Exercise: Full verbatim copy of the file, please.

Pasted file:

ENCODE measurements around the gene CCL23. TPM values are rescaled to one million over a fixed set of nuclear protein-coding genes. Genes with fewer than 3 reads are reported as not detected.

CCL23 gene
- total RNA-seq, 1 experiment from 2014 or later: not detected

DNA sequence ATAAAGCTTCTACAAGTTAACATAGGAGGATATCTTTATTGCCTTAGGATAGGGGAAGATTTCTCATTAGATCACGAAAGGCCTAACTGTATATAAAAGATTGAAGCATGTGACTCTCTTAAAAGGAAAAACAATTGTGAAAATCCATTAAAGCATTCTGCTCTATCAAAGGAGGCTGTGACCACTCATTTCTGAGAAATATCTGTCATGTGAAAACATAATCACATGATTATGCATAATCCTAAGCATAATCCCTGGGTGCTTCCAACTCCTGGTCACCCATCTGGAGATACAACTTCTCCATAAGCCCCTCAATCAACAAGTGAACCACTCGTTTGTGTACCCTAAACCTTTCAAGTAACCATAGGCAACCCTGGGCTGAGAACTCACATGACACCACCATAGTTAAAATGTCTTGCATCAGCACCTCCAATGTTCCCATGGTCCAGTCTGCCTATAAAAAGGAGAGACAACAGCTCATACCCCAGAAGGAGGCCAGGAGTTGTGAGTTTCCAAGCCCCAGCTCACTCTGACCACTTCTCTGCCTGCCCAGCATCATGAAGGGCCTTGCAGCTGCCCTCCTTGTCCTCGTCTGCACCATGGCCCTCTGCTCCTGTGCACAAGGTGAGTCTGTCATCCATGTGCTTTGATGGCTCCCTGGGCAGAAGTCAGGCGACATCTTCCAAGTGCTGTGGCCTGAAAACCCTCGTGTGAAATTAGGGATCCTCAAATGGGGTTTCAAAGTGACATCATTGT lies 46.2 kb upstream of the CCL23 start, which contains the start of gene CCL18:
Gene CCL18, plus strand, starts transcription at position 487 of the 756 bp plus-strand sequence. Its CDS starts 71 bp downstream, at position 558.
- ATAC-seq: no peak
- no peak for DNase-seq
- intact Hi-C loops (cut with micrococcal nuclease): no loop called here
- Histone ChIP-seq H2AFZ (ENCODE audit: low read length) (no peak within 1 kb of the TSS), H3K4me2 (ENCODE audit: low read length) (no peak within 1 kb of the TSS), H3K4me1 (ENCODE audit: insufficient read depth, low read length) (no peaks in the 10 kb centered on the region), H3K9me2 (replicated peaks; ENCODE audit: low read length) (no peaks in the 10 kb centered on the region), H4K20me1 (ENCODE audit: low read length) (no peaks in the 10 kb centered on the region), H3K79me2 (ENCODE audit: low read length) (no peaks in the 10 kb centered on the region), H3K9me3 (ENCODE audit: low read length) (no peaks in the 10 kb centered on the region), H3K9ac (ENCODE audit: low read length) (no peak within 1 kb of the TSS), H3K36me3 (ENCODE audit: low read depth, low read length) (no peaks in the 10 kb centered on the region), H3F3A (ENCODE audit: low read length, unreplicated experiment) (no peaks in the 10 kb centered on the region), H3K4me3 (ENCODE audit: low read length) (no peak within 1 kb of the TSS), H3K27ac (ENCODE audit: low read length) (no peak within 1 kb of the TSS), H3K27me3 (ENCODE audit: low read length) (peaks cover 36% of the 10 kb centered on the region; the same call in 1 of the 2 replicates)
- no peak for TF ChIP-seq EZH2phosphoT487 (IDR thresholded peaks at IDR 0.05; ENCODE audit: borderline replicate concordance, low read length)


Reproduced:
ENCODE measurements around the gene CCL23. TPM values are rescaled to one million over a fixed set of nuclear protein-coding genes. Genes with fewer than 3 reads are reported as not detected.

CCL23 gene
- total RNA-seq, 1 experiment from 2014 or later: not detected

DNA sequence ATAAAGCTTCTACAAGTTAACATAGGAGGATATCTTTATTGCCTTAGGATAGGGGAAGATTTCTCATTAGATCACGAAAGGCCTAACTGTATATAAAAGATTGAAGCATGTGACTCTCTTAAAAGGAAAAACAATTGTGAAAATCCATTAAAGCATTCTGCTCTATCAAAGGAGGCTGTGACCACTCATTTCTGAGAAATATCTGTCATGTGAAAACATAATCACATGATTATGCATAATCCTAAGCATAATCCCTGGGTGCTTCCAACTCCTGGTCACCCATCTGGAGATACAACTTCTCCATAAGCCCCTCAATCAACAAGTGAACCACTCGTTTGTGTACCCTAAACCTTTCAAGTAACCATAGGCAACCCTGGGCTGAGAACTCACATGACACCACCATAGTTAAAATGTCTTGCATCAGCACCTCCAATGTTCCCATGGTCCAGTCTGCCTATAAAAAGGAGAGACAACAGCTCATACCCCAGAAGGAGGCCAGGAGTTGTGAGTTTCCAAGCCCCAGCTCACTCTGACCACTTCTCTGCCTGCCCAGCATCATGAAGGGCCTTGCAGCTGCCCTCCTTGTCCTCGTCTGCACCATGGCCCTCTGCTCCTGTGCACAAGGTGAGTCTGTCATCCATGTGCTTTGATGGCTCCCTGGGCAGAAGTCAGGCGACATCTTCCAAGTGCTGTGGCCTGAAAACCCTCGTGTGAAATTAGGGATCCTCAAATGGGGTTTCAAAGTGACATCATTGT lies 46.2 kb upstream of the CCL23 start, which contains the start of gene CCL18:
Gene CCL18, plus strand, starts transcription at position 487 of the 756 bp plus-strand sequence. Its CDS starts 71 bp downstream, at position 558.
- ATAC-seq: no peak
- no peak for DNase-seq
- intact Hi-C loops (cut with micrococcal nuclease): no loop called here
- Histone ChIP-seq H2AFZ (ENCODE audit: low read length) (no peak within 1 kb of the TSS), H3K4me2 (ENCODE audit: low read length) (no peak within 1 kb of the TSS), H3K4me1 (ENCODE audit: insufficient read depth, low read length) (no peaks in the 10 kb centered on the region), H3K9me2 (replicated peaks; ENCODE audit: low read length) (no peaks in the 10 kb centered on the region), H4K20me1 (ENCODE audit: low read length) (no peaks in the 10 kb centered on the region), H3K79me2 (ENCODE audit: low read length) (no peaks in the 10 kb centered on the region), H3K9me3 (ENCODE audit: low read length) (no peaks in the 10 kb centered on the region), H3K9ac (ENCODE audit: low read length) (no peak within 1 kb of the TSS), H3K36me3 (ENCODE audit: low read depth, low read length) (no peaks in the 10 kb centered on the region), H3F3A (ENCODE audit: low read length, unreplicated experiment) (no peaks in the 10 kb centered on the region), H3K4me3 (ENCODE audit: low read length) (no peak within 1 kb of the TSS), H3K27ac (ENCODE audit: low read length) (no peak within 1 kb of the TSS), H3K27me3 (ENCODE audit: low read length) (peaks cover 36% of the 10 kb centered on the region; the same call in 1 of the 2 replicates)
- no peak for TF ChIP-seq EZH2phosphoT487 (IDR thresholded peaks at IDR 0.05; ENCODE audit: borderline replicate concordance, low read length)